Call Bear Spread

Call Bear Spread


Short one call option with a low strike price and long one call option with a higher strike price.

Risk / Reward

Maximum Loss: Limited to the difference between the two strikes minus the net premium.

Maximum Gain: Limited to the net premium received for the position. I.e. the premium received for the short call minus the premium paid for the long call.


When to use: When you are mildly bearish on market direction.

A call bear spread is usually a credit spread. A credit spread is where the net cost of the position results in you receiving money up front for the trade. I.e. you sell one call option (receive $5) and the buy one call option ($4). The net effect is a credit of $1.

This type of spread is used when you are mildly bearish on market direction. Same idea as the Call Bull Spread but reversed - i.e. you think the market will go down but think that the cost of a short stock or long put is too expensive.

Comments (5)

PeterNovember 16th, 2014 at 10:34pm

Hi Paul,

Your actual gains and losses here depend on the premiums involved in the option transactions. Let's assume the $10 call is sold for $1.50 and the $15 call is bought for $0.25.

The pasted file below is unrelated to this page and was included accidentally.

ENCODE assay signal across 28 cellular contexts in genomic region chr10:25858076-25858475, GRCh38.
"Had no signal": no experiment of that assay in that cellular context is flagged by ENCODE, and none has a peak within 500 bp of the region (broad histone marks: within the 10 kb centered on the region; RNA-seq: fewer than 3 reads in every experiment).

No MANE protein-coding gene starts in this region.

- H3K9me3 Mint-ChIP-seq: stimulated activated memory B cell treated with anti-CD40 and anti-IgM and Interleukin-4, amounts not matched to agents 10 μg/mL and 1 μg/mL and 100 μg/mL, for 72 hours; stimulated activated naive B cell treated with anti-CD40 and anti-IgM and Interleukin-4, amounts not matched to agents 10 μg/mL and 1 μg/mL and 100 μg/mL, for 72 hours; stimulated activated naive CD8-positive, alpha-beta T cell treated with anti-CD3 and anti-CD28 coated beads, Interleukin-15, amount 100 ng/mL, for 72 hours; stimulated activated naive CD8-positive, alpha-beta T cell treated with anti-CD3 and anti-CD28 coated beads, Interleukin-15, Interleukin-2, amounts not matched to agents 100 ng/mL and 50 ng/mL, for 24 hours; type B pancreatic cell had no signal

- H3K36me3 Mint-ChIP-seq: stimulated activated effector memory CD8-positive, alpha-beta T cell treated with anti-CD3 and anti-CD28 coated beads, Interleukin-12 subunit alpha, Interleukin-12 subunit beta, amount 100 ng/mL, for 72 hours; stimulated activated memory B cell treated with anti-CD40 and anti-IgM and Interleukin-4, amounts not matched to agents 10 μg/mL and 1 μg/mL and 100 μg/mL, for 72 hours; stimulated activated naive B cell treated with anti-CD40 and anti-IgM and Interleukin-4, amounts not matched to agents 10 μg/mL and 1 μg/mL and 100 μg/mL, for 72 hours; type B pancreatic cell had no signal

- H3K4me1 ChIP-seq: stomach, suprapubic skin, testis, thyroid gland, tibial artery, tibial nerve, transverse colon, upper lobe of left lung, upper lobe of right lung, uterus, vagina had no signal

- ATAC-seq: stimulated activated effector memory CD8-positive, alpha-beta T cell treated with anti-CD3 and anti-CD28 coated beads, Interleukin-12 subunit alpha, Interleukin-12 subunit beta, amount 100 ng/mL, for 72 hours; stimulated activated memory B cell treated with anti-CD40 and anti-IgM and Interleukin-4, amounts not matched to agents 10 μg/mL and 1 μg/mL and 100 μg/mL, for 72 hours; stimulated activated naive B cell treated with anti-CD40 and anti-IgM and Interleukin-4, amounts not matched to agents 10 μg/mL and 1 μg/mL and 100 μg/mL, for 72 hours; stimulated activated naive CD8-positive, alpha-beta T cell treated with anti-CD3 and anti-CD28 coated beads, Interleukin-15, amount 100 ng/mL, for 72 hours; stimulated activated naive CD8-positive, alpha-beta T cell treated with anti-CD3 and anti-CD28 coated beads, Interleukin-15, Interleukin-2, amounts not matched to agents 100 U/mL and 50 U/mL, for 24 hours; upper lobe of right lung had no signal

Regardless of how low the stock trades, your maximum gain for a credit spread will be the amount of premium received for the trade; in this case $125 ($1.50 - $0.25 * 100). So, if the stock is at $9 then you will make $125, if trading at $5 you will still make $125.

Once the stock above the upper strike ($15) then the loss will be the difference between the two strike prices less the net premium received. I.e. ($15 - $10) - ($1.25) * 100 = $375.

Hard to say exactly what the loss will be with the stock at $12 without putting the numbers in a spreadsheet.

Hope this makes sense - let me know otherwise.

PAULNovember 14th, 2014 at 7:28pm

Example: I sell a $10 call and buy a $15 call. Let's suppose at expiration the stock is at $12, what happens? Now, let's say the stock is at $16 by expiry date, what happens? I guess I'm asking what are the dangers? I'm thinking of the day where we think it is going to expiry next Friday and not this one by mistake....what are the consequences?

edwardlog2June 4th, 2012 at 5:24am

Yes it is really like a credit spread. It is all about the buying and selling and its net cost. As well as call bull spread is reversed of that. This is very nice topic you discuss. Today these strategies are very popular in the field of stock marketing...Thanks...Keep it up

PeterFebruary 29th, 2012 at 4:04pm

Yep, you're right, that's a good point. It would be best to put it on the put side.

Leib chaiFebruary 29th, 2012 at 8:31am

Doesnt this spread suffer from early excercise risk unlike the put bear spread if so why utilize this spread?

Add a Comment

     Subscribe for Comment Updates